The Journal of Arthroplasty, Volume 31, Issue 12, 2875 - 2879.e2

Incidence, Risk Factors, and Sources of Sepsis Following Total Joint Arthroplasty

The Journal of Arthroplasty, Volume 31, Issue 12, 2875 - 2879.e2
Hip Knee


Sepsis is a rare but serious complication following total joint arthroplasty (TJA). Common sources include urinary tract infection (UTI), surgical site infection (SSI), and pneumonia. The purpose of this study is to characterize the incidence, risk factors, and sources of sepsis following TJA.


Patients undergoing primary total hip arthroplasty or total knee arthroplasty during 2005-2013 were identified in the American College of Surgeons National Surgical Quality Improvement Program database. Independent associations were tested for using multivariate regression adjusting for baseline characteristics.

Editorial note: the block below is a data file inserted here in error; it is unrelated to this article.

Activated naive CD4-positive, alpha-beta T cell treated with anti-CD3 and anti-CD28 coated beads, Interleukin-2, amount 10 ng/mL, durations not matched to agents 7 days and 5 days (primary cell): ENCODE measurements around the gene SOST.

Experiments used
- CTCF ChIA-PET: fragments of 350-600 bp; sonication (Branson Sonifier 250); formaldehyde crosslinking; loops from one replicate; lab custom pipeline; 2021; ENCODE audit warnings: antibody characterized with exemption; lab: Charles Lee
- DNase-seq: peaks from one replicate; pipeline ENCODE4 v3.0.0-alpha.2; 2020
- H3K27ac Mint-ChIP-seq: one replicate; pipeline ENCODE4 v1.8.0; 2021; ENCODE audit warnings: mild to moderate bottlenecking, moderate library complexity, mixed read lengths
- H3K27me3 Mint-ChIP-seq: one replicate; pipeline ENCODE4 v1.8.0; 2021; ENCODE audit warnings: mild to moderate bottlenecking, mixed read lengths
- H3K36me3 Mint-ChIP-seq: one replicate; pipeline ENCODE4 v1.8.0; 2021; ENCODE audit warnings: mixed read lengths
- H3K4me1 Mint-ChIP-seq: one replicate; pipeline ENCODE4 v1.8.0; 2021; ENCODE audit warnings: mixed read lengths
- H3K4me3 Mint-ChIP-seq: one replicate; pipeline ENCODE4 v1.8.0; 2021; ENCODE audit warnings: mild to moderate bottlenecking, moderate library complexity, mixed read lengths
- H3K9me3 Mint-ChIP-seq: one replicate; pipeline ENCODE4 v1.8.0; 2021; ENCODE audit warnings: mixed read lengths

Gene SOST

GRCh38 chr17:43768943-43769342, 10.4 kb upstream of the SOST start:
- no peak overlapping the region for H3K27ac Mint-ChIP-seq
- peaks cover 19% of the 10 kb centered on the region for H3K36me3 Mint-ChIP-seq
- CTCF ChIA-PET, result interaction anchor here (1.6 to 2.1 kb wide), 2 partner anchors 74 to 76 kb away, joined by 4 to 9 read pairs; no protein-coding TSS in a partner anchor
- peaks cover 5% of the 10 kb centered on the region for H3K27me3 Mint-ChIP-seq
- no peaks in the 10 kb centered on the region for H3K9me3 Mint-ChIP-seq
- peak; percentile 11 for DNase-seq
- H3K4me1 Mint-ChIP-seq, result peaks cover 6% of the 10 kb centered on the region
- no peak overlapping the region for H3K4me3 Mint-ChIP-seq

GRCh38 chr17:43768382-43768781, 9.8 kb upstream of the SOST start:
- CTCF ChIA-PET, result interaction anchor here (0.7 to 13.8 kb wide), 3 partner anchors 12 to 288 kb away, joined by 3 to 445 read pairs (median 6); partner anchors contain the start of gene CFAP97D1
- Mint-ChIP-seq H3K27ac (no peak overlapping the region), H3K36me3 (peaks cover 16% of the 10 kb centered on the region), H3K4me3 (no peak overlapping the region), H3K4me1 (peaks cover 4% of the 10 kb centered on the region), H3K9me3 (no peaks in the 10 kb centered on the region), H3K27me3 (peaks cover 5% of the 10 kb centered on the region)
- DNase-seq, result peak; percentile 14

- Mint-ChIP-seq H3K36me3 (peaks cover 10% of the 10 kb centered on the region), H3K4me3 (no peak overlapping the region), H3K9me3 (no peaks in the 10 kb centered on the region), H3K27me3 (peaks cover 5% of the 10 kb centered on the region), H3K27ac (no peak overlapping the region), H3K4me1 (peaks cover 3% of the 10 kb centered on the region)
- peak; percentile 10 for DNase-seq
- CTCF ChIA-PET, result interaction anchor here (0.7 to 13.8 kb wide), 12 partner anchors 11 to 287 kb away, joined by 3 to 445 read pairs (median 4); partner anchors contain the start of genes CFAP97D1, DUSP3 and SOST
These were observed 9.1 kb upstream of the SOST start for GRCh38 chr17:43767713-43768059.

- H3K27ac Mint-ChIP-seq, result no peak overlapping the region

A total of 117,935 patients were identified (45,612 undergoing total hip arthroplasty and 72,323 undergoing total knee arthroplasty). Of these, 402 (0.34%) developed sepsis following surgery. Patients who developed sepsis had an elevated mortality rate (3.7% vs 0.1%, P < .001). Among the 402 patients who developed sepsis, 124 (31%) had concomitant UTI, 110 (27%) SSI, and 60 (15%) pneumonia. Twenty-one patients (5%) had multiple infectious sources and 129 patients (32%) had no identifiable source. Independent risk factors for sepsis included greater age, male sex, functional dependence, insulin-dependent diabetes, hypertension, chronic obstructive pulmonary disease, current smoker, and greater operative time.


These findings suggest that the rate of sepsis following TJA is about 1 in 300, and that sepsis is associated with a high risk of mortality. The most common sources of sepsis are UTI, SSI, and pneumonia, potentially accounting for at least two-thirds of cases. The information provided here can be used to guide the diagnostic workup of sepsis in patients following TJA.

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